Community safety and policing

Boston, MA
United States

Social media handle(s) (Facebook), @wab2g (Instagram)

Conducted research to support advocacy for African American women who are caregivers who have lost loved ones through homicide or incarceration related to community violence, as these women are not consistently supported by funding programs, public agencies, and traditional mental health care institutions.

There is a large body of work studying how community violence impacts communities of color, but current research does not focus on female caregivers who are affected by one or both sides of gun violence: homicide and incarceration. These women are an often overlooked, yet deeply vital, demographic within the African American community who require additional support for the trauma following community violence.

We Are Better Together seeks to increase access to mental health and trauma resources for these women and reshape how Boston—and communities at large—address violence. Women with personal experience of community violence lead this work, providing a leadership structure essential to We Are Better Together’s long-term goal: to steer current trauma-response institutions toward a progressive, community-driven system.

In collaboration with Boston University’s School of Social Work, We Are Better Together held five focus group discussions to better understand the perspectives of African American women who have experienced community violence and to learn how best to address this violence communally. Focus group participants stressed the interlocking nature of institutions such as criminal justice, health care, education, and social services, and expressed that current systems are often designed to perpetuate harm rather than prevent it. They shared their personal experiences with feeling dehumanized in these systems.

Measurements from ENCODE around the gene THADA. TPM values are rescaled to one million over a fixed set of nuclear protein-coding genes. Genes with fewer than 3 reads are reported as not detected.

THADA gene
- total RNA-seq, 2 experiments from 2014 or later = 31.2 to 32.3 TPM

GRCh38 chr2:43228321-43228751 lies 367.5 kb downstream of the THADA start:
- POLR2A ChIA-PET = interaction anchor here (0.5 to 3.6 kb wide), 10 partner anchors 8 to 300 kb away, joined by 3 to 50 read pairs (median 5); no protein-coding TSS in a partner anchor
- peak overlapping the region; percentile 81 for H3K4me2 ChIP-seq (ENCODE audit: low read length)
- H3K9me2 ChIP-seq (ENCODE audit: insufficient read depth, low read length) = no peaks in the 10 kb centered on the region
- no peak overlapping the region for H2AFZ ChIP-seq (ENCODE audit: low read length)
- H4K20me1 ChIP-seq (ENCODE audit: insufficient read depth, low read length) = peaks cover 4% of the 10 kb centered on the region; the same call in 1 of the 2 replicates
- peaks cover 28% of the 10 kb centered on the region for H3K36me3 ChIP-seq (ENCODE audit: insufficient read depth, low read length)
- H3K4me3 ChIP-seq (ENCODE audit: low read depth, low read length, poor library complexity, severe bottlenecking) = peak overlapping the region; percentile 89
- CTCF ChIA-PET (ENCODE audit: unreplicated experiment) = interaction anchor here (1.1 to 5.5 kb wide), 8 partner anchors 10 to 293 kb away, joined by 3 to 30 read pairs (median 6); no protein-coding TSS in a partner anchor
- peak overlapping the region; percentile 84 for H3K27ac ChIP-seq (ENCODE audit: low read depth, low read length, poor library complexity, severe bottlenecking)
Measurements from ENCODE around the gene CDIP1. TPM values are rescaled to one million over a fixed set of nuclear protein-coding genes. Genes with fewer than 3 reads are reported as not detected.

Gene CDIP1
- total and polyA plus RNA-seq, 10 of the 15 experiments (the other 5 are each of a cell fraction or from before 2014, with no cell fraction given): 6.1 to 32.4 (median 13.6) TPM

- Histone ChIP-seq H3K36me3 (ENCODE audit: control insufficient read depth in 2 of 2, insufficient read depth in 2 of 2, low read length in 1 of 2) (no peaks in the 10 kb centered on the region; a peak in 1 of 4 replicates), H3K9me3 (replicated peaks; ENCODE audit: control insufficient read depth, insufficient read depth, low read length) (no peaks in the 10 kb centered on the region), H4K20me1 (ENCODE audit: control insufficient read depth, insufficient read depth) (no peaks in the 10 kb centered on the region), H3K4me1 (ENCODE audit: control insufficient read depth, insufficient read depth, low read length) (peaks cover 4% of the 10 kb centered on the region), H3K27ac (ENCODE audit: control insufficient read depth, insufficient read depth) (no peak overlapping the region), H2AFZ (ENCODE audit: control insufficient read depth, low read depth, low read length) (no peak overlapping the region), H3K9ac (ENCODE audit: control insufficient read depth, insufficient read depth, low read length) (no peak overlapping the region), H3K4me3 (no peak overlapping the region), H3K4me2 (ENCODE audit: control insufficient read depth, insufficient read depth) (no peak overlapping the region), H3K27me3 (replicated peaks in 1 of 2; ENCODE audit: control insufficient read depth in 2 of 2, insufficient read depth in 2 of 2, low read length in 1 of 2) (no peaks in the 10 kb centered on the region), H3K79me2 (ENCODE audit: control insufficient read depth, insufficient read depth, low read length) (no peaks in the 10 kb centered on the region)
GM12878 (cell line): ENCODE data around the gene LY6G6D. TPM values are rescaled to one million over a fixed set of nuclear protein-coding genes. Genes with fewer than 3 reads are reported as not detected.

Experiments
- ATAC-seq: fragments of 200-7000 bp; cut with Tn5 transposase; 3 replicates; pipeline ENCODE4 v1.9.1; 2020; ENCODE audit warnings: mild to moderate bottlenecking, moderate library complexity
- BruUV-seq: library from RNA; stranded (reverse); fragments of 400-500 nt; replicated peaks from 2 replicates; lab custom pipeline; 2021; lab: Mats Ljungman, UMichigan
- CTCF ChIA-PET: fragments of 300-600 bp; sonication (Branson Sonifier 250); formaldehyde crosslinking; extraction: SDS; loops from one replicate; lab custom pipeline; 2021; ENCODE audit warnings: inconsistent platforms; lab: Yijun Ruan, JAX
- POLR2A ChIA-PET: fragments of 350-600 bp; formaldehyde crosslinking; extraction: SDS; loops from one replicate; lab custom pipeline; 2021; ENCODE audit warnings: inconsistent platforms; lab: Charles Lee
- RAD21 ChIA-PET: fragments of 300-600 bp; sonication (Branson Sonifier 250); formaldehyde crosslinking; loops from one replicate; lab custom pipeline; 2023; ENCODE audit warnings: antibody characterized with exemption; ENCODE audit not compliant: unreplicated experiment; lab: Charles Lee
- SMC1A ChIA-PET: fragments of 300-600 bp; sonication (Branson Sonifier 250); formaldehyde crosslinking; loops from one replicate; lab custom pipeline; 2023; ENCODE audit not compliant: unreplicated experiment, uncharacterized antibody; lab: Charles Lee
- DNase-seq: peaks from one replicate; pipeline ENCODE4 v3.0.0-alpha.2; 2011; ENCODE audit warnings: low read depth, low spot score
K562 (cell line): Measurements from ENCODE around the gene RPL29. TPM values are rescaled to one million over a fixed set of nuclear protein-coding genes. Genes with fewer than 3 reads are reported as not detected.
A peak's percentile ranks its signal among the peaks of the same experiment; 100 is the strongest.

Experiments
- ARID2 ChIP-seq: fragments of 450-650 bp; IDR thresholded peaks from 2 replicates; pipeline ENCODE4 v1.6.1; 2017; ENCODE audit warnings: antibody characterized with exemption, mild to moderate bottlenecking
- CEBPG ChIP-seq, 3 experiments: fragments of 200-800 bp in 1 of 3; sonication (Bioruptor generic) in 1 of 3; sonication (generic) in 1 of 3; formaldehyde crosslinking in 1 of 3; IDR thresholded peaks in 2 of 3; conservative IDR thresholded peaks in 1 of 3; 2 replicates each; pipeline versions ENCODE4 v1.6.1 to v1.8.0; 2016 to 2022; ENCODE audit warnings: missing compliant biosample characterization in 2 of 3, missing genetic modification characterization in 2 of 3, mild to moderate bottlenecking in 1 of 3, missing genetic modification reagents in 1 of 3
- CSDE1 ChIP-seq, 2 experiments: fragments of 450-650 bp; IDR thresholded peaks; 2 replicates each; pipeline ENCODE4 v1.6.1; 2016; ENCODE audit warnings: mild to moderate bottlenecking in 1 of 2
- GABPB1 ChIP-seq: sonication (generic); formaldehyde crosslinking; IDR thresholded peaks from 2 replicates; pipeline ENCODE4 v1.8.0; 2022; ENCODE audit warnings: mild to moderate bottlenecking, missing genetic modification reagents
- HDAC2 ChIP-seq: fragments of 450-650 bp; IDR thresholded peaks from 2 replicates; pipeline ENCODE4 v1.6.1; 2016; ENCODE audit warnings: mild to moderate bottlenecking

The stories of the women who participated in these focus groups are helping to educate new audiences about the need for equitable care and services for women who experience community violence. We Are Better Together is using what they learned through these focus groups to advocate for resources for these caregivers, and for policy and systems change such as caregiver’s rights policies. They are presenting their findings to elected officials and government agencies and are planning to publish an op-ed in local media. They are also bringing their findings to health care systems where they have educated doctors about the experiences of women impacted by community violence and how health care systems can better serve these women.

Another important outcome of this project is that the women who participated in these focus groups are sharing their stories and are leading the work of advocating for a more holistic approach to supporting caregivers. We Are Better Together elevated the voices of women affected by community violence through this project, and they are sharing their stories to advocate for changes that will bring services and investments to their communities.